Another looming issue was business continuity and disaster recovery. The continued success of the company could be threatened by a single unfortunate event. Anhalt explains his thinking at the time, "We had experienced so much growth, and we were becoming a fairly significant player in the Canadian marketplace. While we were working on Adaptive Server Enterprise we began to get pressure about our business continuity from our auditors. One of the things that naturally piqued my interest was Sybase Replication Server's high availability features. It seemed like Sybase had it pretty well covered. If this building were destroyed, we would have to go retrieve our offsite backup tapes, identify an alternate facility, and then get it up and running. Even assuming that we had done a lot of the prep work for this facility ahead of time, my assessment was it would take us 3-4 days to get back up and running. That is really just getting our FastCredit system back up because that is what feeds the pipeline for the business. After 9/11 I read a lot of articles where companies were out of business for about a week. Many of these companies did not manage to make it back to where they were before. In fact a lot of them went bankrupt just from being out of operation for a week. If you can't get a lease from us for a week, chances are, next time you're going to go somewhere else."

Sybase Replication Server was exactly the cornerstone they needed to build an airtight disaster recovery plan.

Sybase's VAR Program Works
After working with the developer edition of Adaptive Server Enterprise and getting a good feel for its applicability to the project, Anhalt began talking with Sybase. National Leasing wanted some expert advice on both moving to Sybase Adaptive Server Enterprise, and creating an architecture capable of handling database consolidation and scalability.

Sybase has built an active value added reseller (VAR) program that connects existing and potential users with local trained resources. Early on, Sybase recommended the Sybase VAR Pentelar based in Ottawa, Ontario. While Ottawa and Winnipeg are considerably more than a country mile apart – even by Canadian standards – the expertise was certainly helpful. Pentelar brought technical knowledge and a deep understanding of Sybase product configurations.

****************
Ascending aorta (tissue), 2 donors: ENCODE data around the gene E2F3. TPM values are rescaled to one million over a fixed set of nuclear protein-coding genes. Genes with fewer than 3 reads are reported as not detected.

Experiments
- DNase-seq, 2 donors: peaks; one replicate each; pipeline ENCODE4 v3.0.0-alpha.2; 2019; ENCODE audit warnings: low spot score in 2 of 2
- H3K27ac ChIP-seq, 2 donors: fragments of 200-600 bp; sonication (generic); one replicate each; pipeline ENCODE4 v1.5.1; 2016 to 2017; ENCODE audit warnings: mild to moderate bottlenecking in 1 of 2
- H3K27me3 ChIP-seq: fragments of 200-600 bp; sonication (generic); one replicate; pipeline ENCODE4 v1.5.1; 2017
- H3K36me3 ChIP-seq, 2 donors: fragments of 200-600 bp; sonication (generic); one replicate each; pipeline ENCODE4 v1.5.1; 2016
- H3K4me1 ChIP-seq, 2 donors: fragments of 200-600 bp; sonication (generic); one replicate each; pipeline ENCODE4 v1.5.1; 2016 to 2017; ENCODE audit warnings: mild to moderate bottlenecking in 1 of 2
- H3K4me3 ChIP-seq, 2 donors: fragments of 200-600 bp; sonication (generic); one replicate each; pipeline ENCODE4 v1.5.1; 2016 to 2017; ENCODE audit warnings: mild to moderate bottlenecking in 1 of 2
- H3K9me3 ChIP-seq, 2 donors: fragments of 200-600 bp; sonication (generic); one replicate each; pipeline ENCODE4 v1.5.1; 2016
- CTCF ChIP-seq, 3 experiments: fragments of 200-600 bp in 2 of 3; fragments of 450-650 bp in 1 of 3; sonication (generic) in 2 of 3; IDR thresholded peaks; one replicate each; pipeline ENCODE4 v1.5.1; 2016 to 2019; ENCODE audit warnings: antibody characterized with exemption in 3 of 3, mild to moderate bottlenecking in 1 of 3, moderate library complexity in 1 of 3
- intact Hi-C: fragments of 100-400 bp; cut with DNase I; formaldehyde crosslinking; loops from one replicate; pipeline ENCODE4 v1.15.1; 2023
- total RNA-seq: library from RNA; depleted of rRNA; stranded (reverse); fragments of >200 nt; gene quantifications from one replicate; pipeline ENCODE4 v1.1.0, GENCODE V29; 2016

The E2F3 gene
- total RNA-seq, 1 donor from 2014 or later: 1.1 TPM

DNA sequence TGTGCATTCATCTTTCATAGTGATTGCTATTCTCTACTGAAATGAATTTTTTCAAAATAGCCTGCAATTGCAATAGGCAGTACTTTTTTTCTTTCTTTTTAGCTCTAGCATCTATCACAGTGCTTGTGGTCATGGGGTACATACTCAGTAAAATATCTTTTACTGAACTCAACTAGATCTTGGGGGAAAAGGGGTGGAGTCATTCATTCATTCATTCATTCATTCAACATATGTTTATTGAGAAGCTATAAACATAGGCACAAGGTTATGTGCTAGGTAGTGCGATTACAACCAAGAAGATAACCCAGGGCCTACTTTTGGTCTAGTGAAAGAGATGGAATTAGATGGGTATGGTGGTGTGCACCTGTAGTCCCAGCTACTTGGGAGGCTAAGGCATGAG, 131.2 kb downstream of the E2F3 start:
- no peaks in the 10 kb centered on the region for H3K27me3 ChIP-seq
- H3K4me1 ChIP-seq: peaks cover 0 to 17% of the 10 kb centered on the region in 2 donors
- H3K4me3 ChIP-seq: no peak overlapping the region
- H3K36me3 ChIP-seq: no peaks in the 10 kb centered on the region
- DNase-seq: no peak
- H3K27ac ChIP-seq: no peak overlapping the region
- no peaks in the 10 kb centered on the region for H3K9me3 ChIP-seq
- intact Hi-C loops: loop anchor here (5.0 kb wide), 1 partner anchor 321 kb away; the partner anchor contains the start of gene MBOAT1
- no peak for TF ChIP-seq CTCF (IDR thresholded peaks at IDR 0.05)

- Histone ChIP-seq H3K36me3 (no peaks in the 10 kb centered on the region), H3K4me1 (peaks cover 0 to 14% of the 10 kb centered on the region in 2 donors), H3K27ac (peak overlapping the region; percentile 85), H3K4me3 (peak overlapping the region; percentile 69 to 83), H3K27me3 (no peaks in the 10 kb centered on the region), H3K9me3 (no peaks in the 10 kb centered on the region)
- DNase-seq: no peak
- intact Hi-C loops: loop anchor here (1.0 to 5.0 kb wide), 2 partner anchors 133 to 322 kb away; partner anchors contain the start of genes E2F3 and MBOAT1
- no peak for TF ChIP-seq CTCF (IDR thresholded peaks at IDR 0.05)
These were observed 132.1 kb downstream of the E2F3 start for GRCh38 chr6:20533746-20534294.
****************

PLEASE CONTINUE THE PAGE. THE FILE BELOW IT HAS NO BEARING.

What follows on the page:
Rustum Tharani, Vice President of Business Development at Pentelar remembers their initial meeting, "Mr. Anhalt certainly did his homework. He found a lot of information on the Sybase website. He had done his own checking with his contacts. He had done his due diligence and some of the testing. He was very knowledgeable when we first connected. Over the course of talking to Arthur and his folks, we formed a much better idea of what the production environments needed to look like."

Pentelar initially arranged for National Leasing to meet with Sybase support experts. This was followed up by a face to face meeting in Winnipeg (by the end of the meeting they had mapped out a product architecture that would address National Leasing's current and future requirements). Pentelar arranged the necessary licenses for the Linux versions of Sybase Adaptive Server Enterprise and Replication Server.  In addition, Pentelar provided an onsite expert for a week of advanced training on Adaptive Server Enterprise and Replication Server.